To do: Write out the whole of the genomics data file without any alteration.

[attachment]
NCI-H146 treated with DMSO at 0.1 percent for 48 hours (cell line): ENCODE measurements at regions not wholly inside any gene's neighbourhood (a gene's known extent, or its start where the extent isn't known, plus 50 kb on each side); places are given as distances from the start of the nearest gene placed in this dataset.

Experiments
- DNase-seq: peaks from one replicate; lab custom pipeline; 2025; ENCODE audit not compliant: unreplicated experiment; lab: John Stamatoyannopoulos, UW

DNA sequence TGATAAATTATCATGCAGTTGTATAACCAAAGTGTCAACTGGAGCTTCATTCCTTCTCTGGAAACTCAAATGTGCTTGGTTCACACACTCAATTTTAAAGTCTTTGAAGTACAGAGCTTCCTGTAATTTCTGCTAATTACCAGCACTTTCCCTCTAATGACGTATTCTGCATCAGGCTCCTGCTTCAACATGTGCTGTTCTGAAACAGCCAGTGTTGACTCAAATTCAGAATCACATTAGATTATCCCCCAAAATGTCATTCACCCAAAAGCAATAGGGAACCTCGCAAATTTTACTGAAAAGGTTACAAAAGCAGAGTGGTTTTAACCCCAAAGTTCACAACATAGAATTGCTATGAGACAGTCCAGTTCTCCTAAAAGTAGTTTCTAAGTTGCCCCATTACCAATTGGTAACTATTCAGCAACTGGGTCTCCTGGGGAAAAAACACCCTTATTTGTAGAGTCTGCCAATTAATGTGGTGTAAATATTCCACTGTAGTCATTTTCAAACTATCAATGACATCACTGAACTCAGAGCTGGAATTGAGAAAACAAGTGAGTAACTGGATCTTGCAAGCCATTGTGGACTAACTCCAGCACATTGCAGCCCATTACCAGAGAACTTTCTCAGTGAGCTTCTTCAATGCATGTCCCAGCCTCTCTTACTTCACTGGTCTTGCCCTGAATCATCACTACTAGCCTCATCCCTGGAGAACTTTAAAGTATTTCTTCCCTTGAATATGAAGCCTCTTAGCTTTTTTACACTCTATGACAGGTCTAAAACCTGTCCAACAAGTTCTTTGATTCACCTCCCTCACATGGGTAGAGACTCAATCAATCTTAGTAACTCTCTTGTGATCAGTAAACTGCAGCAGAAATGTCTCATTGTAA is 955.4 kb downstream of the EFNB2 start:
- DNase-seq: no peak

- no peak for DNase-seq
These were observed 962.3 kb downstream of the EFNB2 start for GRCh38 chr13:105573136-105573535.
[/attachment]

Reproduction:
NCI-H146 treated with DMSO at 0.1 percent for 48 hours (cell line): ENCODE measurements at regions not wholly inside any gene's neighbourhood (a gene's known extent, or its start where the extent isn't known, plus 50 kb on each side); places are given as distances from the start of the nearest gene placed in this dataset.

Experiments
- DNase-seq: peaks from one replicate; lab custom pipeline; 2025; ENCODE audit not compliant: unreplicated experiment; lab: John Stamatoyannopoulos, UW

DNA sequence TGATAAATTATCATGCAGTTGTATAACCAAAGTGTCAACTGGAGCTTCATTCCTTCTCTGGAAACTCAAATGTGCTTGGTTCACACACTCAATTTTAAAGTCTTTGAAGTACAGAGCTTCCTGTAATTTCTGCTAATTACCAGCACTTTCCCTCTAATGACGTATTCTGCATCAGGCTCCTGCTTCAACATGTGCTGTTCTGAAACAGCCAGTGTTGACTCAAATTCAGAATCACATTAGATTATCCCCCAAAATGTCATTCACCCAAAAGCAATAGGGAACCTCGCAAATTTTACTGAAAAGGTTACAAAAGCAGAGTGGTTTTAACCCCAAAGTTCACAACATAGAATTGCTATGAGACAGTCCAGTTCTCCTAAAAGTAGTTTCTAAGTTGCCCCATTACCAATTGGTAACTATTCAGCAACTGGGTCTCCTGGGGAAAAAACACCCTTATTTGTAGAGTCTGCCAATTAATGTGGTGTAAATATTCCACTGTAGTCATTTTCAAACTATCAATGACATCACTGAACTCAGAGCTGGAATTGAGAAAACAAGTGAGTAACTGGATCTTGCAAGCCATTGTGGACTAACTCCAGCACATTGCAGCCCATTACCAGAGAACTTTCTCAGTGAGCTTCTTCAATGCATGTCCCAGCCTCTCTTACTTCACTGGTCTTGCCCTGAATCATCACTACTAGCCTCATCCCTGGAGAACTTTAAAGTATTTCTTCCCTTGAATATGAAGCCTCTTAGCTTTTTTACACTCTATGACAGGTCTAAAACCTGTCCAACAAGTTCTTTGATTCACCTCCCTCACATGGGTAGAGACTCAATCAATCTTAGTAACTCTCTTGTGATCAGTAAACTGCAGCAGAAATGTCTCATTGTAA is 955.4 kb downstream of the EFNB2 start:
- DNase-seq: no peak

- no peak for DNase-seq
These were observed 962.3 kb downstream of the EFNB2 start for GRCh38 chr13:105573136-105573535.